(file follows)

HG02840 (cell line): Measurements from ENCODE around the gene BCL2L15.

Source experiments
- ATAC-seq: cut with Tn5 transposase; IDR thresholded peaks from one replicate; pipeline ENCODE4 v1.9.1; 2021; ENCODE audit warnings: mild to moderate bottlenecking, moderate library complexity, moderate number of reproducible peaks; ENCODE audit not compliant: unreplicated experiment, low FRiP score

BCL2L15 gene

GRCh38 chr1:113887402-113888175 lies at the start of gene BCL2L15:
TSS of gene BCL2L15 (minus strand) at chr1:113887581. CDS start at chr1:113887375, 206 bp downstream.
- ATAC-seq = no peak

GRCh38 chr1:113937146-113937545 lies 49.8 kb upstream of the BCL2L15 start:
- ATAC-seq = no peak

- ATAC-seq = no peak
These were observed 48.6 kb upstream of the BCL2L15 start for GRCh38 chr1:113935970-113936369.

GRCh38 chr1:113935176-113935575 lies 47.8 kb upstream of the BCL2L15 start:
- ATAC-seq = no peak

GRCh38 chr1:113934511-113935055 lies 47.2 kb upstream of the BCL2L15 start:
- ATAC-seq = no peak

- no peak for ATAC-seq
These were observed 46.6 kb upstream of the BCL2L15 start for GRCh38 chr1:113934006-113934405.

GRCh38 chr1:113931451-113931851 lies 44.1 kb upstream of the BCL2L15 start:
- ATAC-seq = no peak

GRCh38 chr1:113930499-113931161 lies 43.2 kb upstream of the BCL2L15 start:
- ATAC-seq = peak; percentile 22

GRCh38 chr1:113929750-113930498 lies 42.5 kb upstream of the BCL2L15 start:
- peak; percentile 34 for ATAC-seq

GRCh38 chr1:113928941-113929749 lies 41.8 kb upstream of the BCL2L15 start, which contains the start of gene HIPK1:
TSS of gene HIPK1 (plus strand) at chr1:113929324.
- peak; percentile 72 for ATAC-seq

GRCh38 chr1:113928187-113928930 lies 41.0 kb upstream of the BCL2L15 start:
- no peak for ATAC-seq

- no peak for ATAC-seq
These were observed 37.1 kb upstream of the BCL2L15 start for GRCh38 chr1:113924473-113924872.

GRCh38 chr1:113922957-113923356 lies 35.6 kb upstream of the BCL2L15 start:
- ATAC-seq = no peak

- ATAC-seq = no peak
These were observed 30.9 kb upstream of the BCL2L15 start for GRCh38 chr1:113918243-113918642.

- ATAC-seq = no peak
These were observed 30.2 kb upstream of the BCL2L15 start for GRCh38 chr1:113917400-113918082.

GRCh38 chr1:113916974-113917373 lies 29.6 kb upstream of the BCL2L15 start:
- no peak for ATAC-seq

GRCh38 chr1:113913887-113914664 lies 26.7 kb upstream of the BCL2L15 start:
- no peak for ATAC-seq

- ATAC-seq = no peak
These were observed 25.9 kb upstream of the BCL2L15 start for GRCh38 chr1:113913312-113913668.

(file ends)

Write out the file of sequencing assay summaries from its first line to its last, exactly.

HG02840 (cell line): Measurements from ENCODE around the gene BCL2L15.

Source experiments
- ATAC-seq: cut with Tn5 transposase; IDR thresholded peaks from one replicate; pipeline ENCODE4 v1.9.1; 2021; ENCODE audit warnings: mild to moderate bottlenecking, moderate library complexity, moderate number of reproducible peaks; ENCODE audit not compliant: unreplicated experiment, low FRiP score

BCL2L15 gene

GRCh38 chr1:113887402-113888175 lies at the start of gene BCL2L15:
TSS of gene BCL2L15 (minus strand) at chr1:113887581. CDS start at chr1:113887375, 206 bp downstream.
- ATAC-seq = no peak

GRCh38 chr1:113937146-113937545 lies 49.8 kb upstream of the BCL2L15 start:
- ATAC-seq = no peak

- ATAC-seq = no peak
These were observed 48.6 kb upstream of the BCL2L15 start for GRCh38 chr1:113935970-113936369.

GRCh38 chr1:113935176-113935575 lies 47.8 kb upstream of the BCL2L15 start:
- ATAC-seq = no peak

GRCh38 chr1:113934511-113935055 lies 47.2 kb upstream of the BCL2L15 start:
- ATAC-seq = no peak

- no peak for ATAC-seq
These were observed 46.6 kb upstream of the BCL2L15 start for GRCh38 chr1:113934006-113934405.

GRCh38 chr1:113931451-113931851 lies 44.1 kb upstream of the BCL2L15 start:
- ATAC-seq = no peak

GRCh38 chr1:113930499-113931161 lies 43.2 kb upstream of the BCL2L15 start:
- ATAC-seq = peak; percentile 22

GRCh38 chr1:113929750-113930498 lies 42.5 kb upstream of the BCL2L15 start:
- peak; percentile 34 for ATAC-seq

GRCh38 chr1:113928941-113929749 lies 41.8 kb upstream of the BCL2L15 start, which contains the start of gene HIPK1:
TSS of gene HIPK1 (plus strand) at chr1:113929324.
- peak; percentile 72 for ATAC-seq

GRCh38 chr1:113928187-113928930 lies 41.0 kb upstream of the BCL2L15 start:
- no peak for ATAC-seq

- no peak for ATAC-seq
These were observed 37.1 kb upstream of the BCL2L15 start for GRCh38 chr1:113924473-113924872.

GRCh38 chr1:113922957-113923356 lies 35.6 kb upstream of the BCL2L15 start:
- ATAC-seq = no peak

- ATAC-seq = no peak
These were observed 30.9 kb upstream of the BCL2L15 start for GRCh38 chr1:113918243-113918642.

- ATAC-seq = no peak
These were observed 30.2 kb upstream of the BCL2L15 start for GRCh38 chr1:113917400-113918082.

GRCh38 chr1:113916974-113917373 lies 29.6 kb upstream of the BCL2L15 start:
- no peak for ATAC-seq

GRCh38 chr1:113913887-113914664 lies 26.7 kb upstream of the BCL2L15 start:
- no peak for ATAC-seq

- ATAC-seq = no peak
These were observed 25.9 kb upstream of the BCL2L15 start for GRCh38 chr1:113913312-113913668.